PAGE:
Sleep is part of resting. However, “Rest also includes switching from one type of activity to another. Mental energy, like stress, as a cycle it runs through an oscillation from task focus to processing and back to task focus. The idea that you can use 'grit' or 'self-control' to stay focused and productive every minute of every day is not merely incorrect, it is gaslighting, and it is potentially damaging your brain" - underline Emily and Amelia Nagoski. The mentioned 42% of resting time should be devoted to sleep, but also to physical activity, conscious meals, important conversations and building relationships, things that make us happy and give meaning to our lives. Many textbooks for self-development and time management emphasize that a good rest will increase our productivity and contribute to better results. However, this is not always the goal. “It's true that rest makes us more productive, ultimately, and if that's an argument that helps you persuade your boss to give you more flexibility, awesome. But we think rest matters not because it makes you more productive, but because it makes you happier and healthier, less grumpy, and more creative. We think rest matters because you matter. You are not here to be 'productive'. You are here to be you, to engage with your Something Larger, to move through the world with confidence and joy. And to do that, you require rest" - add the Nagoski sisters.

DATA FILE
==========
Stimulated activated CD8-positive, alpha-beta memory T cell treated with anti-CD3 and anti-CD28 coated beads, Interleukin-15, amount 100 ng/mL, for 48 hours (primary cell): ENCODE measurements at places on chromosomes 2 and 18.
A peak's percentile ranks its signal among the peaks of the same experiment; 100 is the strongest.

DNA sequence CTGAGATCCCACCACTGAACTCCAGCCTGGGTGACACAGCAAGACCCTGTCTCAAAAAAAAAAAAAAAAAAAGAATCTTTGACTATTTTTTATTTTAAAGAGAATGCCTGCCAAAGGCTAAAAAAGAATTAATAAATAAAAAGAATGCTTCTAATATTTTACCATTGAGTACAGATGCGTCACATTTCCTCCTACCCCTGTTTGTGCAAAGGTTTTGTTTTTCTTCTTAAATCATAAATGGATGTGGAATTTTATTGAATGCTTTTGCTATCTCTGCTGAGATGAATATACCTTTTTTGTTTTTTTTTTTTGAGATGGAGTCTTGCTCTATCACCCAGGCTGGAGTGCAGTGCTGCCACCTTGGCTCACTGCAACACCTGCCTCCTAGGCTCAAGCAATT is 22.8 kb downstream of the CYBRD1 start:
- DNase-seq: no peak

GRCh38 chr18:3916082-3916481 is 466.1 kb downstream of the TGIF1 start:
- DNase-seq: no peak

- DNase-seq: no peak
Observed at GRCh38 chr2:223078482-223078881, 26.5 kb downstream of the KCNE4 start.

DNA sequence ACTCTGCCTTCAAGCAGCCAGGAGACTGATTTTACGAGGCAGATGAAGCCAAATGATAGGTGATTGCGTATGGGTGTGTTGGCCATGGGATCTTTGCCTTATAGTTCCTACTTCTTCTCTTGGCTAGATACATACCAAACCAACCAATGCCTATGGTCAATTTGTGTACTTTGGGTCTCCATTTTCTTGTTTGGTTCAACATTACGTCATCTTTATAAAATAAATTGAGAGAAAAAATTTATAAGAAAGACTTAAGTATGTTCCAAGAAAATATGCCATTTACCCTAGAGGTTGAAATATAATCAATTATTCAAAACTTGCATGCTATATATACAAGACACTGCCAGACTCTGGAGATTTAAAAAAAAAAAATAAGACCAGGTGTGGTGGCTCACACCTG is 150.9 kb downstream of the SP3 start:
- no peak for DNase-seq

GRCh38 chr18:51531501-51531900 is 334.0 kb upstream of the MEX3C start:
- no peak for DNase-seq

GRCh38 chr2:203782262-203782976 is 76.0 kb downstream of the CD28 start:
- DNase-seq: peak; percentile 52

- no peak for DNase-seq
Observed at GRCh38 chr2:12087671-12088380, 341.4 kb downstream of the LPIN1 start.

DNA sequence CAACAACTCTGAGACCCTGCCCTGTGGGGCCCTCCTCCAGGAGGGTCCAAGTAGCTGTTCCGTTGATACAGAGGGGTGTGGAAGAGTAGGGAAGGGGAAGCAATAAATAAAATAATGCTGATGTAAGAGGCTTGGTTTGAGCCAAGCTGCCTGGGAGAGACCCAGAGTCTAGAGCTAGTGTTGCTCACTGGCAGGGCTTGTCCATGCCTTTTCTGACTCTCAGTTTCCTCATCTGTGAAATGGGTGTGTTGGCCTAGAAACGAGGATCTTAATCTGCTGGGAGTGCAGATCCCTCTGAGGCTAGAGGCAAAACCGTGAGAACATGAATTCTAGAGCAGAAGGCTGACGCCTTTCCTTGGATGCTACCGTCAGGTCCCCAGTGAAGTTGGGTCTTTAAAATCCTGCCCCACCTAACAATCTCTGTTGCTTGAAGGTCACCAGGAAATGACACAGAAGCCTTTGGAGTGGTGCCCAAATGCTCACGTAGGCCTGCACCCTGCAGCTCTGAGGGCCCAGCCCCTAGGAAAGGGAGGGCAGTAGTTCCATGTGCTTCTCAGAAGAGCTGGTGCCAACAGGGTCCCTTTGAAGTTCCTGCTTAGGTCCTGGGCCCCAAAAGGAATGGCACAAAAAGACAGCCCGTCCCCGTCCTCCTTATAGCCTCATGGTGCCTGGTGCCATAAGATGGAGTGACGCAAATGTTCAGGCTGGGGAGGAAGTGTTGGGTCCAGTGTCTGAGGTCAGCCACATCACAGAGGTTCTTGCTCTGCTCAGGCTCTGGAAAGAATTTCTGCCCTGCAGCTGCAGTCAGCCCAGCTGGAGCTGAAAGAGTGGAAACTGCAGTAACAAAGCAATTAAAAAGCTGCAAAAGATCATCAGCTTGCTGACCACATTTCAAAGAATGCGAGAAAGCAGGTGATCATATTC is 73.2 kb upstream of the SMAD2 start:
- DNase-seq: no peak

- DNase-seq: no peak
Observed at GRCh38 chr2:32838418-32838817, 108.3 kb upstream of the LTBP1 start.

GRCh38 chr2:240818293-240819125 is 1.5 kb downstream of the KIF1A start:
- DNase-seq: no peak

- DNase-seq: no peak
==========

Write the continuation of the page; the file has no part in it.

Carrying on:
- Rest is a human right, not a cause for shame. Sleep is a necessary physiological activity, and its lack is torture, not expression of power - comments Sarata.
Caring as a collective action
But how do you find time to rest if the calendar seems to be more full every year? It is necessary to refuse.
- Refusing is a basic tool for taking care of myself. I realized that receiving all these engagement offers is extremely nice, because it is a signal that people need me and - let's be honest - it brings emotional benefits. I feel fed by someone's attention and appreciation, it saturates my inner need to be noticed. In addition, each of these proposals is awesome and of course extremely important - Sarata laughs.
Time and energy, however, are a limited resource. Sarata has adopted two principles of refusal. One comes from andrienne marée brown, who in her book Pleasure Activism notes that saying „no” makes room for what we want to say “yes” to. Do we really have time for another impressive project, or we rather need time for other things - rest, friends, sports? The second tool is asking yourself: If this particular thing were to happen tomorrow, would I still want it on my calendar? Other self-care techniques Sarata uses in her daily life include performing tasks at 80% of her abilities and restricting social media.